In today's digital landscape, cybersecurity is crucial for organisations of all sizes. While large corporations often grab headlines for cybersecurity breaches, small businesses are just as—if not more—vulnerable to cyberattacks.
In fact, Barracuda’s Spear Phishing: Top Threats and Trends report reveals that employees of small businesses experience 350% more social engineering attacks than employees of large enterprises. These types of attacks, such as phishing, baiting, and impersonation, do not rely on sophisticated technical exploits but instead focus on manipulating individuals into divulging confidential data, performing actions, or making decisions that benefit the attacker. As one chief information security officer explains, “Financially motivated adversaries find SMBs a soft target due to the insufficient security controls and shortage of skilled resources at their disposal.”
Yet, beyond social engineering attacks, there are a multitude of other threats that can pose significant risks to your small business. These threats range from ransomware attacks that can hold your vital data hostage until a ransom is paid to malware infections that can disrupt your operations and compromise your sensitive information.
To help protect your small or medium-sized business (SMB), we've put together a practical cybersecurity checklist. It offers actionable steps to strengthen your digital defenses and safeguard your valuable assets from potential cyber threats:
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Implement security awareness training
Security awareness training involves educating your employees about cybersecurity best practices. This training helps them understand common threats like phishing emails and how to respond to them. For instance, employees can learn how to identify suspicious emails by looking for unusual sender addresses or requests for sensitive information. Regular training sessions and simulated phishing exercises can make your team more vigilant against cyber threats.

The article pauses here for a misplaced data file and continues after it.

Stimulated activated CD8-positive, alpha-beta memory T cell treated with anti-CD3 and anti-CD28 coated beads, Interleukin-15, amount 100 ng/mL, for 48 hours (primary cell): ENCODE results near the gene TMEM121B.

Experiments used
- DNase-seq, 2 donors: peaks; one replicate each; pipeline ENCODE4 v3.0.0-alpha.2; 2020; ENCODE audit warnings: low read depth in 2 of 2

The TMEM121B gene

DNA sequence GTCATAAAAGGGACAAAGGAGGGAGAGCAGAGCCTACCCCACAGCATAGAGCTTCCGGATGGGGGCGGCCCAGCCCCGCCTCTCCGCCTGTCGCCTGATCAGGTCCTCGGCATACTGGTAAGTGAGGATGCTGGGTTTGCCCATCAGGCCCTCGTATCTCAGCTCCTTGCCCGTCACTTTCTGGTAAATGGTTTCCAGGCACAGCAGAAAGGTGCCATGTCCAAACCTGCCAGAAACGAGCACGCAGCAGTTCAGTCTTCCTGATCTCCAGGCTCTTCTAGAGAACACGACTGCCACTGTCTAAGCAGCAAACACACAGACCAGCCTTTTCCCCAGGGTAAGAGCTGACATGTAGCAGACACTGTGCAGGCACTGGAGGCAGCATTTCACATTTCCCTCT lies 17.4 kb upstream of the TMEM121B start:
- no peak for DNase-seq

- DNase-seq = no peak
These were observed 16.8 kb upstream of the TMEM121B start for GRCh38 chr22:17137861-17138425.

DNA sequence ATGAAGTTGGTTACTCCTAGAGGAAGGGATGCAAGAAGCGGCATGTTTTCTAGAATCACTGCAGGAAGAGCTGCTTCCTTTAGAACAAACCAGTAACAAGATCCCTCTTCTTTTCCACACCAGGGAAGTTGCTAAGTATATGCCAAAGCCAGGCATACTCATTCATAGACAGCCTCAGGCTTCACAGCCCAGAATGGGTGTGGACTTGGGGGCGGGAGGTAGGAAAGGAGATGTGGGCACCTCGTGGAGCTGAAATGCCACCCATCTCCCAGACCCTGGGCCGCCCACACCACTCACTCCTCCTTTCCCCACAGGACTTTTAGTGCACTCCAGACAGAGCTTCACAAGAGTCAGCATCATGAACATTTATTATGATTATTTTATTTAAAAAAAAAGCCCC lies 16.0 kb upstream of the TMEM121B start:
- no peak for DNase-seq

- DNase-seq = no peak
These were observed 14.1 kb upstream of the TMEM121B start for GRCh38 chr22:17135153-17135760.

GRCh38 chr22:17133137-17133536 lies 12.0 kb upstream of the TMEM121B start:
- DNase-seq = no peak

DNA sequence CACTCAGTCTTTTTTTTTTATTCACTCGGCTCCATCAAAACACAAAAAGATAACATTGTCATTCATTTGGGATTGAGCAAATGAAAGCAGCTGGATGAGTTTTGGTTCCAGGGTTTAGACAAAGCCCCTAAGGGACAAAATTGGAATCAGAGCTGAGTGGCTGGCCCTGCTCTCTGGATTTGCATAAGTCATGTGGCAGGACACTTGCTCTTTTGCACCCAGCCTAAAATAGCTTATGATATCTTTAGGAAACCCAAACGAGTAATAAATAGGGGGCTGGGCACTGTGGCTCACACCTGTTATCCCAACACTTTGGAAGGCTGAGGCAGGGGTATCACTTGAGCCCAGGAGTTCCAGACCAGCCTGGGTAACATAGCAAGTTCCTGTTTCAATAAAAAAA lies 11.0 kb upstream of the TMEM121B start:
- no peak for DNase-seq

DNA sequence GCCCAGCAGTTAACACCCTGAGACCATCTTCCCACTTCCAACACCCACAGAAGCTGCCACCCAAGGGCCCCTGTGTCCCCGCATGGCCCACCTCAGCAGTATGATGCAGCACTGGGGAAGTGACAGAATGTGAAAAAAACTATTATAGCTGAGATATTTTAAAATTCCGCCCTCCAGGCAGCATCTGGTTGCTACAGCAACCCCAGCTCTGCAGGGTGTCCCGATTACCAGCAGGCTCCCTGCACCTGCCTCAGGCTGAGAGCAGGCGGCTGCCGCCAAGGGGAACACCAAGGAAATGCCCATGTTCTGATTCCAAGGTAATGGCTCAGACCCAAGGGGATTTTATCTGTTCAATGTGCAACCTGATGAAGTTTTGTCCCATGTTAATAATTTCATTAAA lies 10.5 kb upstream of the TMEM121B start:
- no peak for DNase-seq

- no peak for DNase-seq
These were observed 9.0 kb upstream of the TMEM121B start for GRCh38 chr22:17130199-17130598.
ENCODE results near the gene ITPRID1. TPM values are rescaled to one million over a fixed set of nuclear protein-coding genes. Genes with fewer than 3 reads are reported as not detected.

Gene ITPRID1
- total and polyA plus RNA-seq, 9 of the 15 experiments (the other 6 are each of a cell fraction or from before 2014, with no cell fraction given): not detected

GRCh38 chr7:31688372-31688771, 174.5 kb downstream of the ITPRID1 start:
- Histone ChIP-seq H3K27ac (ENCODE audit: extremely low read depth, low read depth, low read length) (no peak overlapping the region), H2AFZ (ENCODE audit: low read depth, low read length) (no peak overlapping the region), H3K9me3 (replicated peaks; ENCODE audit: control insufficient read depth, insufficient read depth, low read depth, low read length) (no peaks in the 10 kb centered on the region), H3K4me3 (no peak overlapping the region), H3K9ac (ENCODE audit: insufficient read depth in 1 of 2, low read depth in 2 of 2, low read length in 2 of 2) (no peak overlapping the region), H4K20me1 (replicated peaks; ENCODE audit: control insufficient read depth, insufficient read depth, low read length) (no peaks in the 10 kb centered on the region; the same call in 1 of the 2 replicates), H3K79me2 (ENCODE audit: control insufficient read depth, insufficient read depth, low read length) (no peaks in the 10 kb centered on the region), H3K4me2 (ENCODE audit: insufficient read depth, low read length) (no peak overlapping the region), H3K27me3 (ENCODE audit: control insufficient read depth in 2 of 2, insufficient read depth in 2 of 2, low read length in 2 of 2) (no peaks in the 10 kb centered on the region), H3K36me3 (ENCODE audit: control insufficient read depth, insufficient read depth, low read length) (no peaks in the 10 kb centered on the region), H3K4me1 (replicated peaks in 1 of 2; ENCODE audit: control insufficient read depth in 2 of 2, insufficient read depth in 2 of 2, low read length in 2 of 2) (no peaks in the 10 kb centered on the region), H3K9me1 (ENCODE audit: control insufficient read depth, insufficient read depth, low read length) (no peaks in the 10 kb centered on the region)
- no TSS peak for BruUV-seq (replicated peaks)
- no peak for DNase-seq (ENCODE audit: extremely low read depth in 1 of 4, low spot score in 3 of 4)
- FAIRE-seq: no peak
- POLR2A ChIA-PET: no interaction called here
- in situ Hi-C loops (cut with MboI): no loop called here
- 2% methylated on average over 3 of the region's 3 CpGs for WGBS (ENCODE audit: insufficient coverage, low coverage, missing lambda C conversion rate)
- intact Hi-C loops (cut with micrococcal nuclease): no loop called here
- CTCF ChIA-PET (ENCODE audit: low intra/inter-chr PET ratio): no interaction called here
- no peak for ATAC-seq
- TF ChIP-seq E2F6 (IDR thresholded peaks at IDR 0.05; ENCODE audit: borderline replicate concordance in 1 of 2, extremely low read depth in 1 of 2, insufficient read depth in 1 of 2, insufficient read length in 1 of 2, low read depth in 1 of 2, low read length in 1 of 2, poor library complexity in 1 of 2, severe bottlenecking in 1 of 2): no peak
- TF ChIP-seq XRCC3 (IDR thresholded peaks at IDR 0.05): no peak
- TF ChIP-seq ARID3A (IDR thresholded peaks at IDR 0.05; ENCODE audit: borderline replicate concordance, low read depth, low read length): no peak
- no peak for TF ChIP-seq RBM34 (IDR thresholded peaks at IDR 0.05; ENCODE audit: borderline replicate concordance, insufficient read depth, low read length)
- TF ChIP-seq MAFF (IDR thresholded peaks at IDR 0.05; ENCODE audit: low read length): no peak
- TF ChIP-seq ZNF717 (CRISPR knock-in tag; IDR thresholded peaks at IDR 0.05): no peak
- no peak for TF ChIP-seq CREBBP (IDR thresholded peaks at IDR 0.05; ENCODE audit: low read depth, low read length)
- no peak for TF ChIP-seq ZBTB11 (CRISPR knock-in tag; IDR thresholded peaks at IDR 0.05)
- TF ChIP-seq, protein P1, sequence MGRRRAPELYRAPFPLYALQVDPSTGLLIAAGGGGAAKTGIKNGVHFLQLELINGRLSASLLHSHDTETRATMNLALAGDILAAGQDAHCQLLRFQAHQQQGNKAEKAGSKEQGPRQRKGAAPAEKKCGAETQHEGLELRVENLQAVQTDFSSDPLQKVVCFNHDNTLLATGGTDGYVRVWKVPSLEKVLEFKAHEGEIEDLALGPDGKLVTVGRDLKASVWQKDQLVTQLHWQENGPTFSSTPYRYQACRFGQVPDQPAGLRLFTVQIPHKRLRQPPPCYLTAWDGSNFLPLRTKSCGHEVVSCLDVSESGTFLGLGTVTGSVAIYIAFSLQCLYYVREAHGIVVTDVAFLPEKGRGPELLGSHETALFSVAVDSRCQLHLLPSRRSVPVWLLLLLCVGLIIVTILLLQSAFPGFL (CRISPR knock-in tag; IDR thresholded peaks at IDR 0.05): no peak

Enforce access control to sensitive data
Access control ensures that only authorized personnel can access sensitive data and systems. To strengthen your organization's security posture, implement a password management tool to encourage strong password practices and store credentials securely. You should also adopt a Role-Based Access Control (RBAC) system where access privileges are assigned to users based on their job roles and responsibilities. This approach ensures that individuals only have access to the resources and information necessary for their specific roles. For instance, only HR managers should have access to employee payroll data, while other employees are restricted from this sensitive information.
Enforce Multi-Factor Authentication (MFA)
Multi-factor authentication (MFA) adds an extra layer of security by requiring a second form of verification, like a mobile app or a text message code, in addition to a password. This can include something you know (like a password), something you have (like a mobile app or a hardware token), or something you are (biometric data like fingerprints or facial recognition). Select a suitable MFA solution that aligns with your organization's size, budget, and technology stack. Google Authenticator and Microsoft Authenticator are popular choices, but there are other options available as well.
Strengthen endpoint security on devices